Keep an eye on her blog too as I think there will be more Chelsea pics appearing as well as the usual bits and pieces relating to the progress of the cut flower growing area of the garden at home.


  3. After your description of the crowds, I think I would rather view the show through your camera!


    • Yes, I think it is a shame that it is quite so heaving but I think that the TV coverage does a good job in revealing the gardens to the viewer so i’ll stick to watching from now on and will just have to do a spot of research if I see and plants of inerest that don’t get named on screen.


  4. Jason, at least you can say you have been. I have visited Chelsea three times, and the last visit I was fighting off flu, so hated every minute of the jostling for sight of anything. If you have not been to Hampton Court Show in July, I recommend that – very much more of a large country fete feel to it. Nevertheless, I loved reading your post and looking at your pics


    • Hi Ronnie, Hampton Court is on the list but probably for next year. I don’t think I could have done Chelsea with the flu but I guess if you’ve bought the tickets then you don’t want to waste them. Glad you enjoyed the post and thanks for commenting.


  5. Thank you for sharing your expeerience. For those of us not living in the UK and therefore out of range of the coverage (play again doesn’t work here in Italy) it is a great pleasure and inspiration to read good information about Chelsea from blogs. Actually I think I prefer the personal views more than the tv coverage anyway as that always seemed to show the same gardens repeatedly and miss out on many others. Last year I hated the crowds even more than usual, maybe the RHS has to limit entry numbers even if that means dissapointment for some. So thank you and I’ll check out your wife’s view too later! Christina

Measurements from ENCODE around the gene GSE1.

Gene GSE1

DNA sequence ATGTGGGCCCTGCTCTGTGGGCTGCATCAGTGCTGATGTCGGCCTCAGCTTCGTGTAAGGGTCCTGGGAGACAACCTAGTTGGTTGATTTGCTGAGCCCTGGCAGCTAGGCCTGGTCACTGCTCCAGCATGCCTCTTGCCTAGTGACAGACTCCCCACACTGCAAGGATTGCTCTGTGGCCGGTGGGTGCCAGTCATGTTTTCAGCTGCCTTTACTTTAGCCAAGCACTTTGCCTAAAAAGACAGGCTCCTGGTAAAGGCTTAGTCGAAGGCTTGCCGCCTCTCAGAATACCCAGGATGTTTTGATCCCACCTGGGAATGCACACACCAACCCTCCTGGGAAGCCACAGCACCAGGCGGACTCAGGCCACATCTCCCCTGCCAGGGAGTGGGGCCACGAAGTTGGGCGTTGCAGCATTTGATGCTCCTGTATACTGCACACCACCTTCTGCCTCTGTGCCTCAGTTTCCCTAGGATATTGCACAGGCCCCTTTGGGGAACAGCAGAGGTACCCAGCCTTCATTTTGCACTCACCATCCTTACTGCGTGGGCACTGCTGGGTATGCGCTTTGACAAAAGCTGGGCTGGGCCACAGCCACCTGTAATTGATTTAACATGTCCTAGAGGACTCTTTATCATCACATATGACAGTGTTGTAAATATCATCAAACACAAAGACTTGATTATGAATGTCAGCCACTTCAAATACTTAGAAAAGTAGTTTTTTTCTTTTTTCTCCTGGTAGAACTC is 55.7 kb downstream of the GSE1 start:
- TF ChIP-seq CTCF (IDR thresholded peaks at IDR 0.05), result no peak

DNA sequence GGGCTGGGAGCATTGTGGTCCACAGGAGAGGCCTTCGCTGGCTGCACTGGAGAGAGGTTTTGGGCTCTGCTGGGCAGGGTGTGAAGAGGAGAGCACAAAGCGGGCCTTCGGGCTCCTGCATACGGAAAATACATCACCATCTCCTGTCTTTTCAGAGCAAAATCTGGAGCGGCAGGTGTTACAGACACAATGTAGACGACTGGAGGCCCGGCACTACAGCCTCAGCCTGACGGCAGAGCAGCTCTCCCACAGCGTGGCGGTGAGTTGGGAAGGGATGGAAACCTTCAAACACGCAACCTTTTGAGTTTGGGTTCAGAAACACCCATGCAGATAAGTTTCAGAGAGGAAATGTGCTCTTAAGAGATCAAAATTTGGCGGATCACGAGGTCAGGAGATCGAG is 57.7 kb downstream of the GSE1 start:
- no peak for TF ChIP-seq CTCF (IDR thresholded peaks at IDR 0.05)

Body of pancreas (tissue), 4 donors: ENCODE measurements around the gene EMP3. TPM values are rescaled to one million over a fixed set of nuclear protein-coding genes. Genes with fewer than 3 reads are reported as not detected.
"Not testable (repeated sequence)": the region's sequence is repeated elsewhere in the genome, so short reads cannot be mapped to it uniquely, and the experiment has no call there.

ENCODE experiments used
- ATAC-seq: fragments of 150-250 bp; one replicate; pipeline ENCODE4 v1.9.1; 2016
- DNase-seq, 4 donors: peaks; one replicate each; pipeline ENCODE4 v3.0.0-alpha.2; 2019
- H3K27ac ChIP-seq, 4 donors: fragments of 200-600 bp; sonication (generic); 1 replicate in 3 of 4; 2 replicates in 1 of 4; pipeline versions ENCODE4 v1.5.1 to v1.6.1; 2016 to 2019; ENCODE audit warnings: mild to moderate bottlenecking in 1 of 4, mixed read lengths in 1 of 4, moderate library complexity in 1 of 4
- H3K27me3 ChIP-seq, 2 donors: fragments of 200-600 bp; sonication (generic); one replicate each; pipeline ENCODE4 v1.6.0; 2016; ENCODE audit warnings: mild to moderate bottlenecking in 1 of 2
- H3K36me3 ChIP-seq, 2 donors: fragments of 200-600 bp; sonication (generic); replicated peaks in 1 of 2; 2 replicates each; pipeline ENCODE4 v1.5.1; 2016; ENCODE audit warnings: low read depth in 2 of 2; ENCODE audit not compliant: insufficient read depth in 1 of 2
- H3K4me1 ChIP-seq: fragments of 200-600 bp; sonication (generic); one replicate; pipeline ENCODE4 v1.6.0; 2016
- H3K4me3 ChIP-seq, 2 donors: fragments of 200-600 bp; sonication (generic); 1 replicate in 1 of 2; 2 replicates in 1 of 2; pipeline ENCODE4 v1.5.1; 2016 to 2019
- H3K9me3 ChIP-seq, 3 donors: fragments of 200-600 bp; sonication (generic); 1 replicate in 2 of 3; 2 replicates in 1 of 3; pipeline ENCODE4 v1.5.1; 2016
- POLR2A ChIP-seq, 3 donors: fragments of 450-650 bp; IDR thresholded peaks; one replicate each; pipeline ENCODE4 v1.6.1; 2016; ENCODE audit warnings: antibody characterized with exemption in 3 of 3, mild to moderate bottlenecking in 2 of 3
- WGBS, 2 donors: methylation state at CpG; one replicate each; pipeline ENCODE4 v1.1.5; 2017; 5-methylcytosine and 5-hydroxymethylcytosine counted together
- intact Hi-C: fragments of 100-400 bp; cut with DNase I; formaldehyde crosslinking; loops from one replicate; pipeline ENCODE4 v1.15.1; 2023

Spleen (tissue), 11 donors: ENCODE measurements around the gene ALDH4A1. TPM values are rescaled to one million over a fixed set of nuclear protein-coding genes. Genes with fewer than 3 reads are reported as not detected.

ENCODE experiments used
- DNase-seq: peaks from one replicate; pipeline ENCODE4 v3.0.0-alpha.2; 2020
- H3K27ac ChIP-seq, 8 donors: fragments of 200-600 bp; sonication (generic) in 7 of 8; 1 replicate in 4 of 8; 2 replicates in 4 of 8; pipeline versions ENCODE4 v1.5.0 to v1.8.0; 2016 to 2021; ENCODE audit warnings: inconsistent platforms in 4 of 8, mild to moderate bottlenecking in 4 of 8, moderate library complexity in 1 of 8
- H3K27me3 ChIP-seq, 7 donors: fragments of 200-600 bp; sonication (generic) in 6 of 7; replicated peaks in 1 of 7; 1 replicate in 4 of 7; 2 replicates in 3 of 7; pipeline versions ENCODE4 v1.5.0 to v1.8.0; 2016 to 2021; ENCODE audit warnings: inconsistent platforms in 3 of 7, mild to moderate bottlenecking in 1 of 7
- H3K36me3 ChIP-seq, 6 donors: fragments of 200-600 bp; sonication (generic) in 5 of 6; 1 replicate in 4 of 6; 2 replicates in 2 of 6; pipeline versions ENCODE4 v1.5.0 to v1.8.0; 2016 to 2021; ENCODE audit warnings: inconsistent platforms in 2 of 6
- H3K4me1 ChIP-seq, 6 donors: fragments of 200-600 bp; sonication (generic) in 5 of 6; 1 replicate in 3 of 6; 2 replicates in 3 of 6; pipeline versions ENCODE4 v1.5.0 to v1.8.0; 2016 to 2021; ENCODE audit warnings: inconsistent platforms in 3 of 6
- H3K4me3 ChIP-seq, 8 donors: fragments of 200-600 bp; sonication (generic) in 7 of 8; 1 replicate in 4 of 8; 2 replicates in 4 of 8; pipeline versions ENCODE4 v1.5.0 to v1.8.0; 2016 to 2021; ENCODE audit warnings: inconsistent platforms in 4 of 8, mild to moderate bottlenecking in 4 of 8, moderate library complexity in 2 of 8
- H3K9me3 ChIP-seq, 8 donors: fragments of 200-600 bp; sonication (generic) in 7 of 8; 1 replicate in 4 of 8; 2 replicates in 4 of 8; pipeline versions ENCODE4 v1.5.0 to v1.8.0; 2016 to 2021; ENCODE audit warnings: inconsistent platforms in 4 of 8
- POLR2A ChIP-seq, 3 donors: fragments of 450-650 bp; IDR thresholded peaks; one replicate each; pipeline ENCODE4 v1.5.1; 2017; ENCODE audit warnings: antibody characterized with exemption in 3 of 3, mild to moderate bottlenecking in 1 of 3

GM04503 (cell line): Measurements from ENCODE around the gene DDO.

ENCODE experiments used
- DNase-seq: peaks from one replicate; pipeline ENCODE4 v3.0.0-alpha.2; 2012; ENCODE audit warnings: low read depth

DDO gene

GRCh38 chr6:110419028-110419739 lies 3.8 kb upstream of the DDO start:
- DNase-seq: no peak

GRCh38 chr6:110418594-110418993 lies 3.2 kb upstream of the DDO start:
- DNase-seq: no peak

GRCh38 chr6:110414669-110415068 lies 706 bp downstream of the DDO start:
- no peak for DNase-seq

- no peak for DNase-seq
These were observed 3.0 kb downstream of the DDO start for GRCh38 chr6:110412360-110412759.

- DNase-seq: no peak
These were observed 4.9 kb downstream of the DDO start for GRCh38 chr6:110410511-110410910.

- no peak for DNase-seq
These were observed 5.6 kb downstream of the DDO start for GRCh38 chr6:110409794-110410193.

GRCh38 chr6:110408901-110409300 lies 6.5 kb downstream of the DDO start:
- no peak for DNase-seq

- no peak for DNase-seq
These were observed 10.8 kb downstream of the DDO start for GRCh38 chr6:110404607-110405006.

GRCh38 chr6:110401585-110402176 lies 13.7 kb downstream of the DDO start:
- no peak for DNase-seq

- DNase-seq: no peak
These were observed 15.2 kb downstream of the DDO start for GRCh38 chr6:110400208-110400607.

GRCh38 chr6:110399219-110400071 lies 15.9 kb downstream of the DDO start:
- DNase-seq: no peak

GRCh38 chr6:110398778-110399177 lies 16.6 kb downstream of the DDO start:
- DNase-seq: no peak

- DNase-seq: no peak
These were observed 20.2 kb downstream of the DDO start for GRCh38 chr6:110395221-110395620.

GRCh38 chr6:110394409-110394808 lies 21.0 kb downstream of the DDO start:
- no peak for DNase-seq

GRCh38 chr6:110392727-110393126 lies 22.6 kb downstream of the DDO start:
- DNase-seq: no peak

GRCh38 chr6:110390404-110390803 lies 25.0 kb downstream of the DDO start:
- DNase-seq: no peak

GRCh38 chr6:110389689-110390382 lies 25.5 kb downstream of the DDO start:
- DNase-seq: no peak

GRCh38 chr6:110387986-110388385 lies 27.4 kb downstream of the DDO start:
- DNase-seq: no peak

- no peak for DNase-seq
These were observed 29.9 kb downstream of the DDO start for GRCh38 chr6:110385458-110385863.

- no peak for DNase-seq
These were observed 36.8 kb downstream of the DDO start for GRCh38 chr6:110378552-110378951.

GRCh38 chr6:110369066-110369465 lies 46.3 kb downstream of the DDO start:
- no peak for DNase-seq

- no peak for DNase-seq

• Hi Christina. I know what you mean about the TV coverage, it does get rather repetitive after while as there is a tendency to have different presenters in the same gardens pretty much saying the same thing. To be honest it starts to get quite annoying and I often find myself switching off.

      Limiting tickets is certainly an idea but I think that commercial considerations are probably paramount these days and to such an extent that this would be unlikely to happen. I imagine that all the trade stall holders would be especially against such a move (I was surprised at how many trade stalls there were actually, more than there were actual gardens!).

      Anyway, glad you found my observations interesting and that I could provide a little window into the show for you.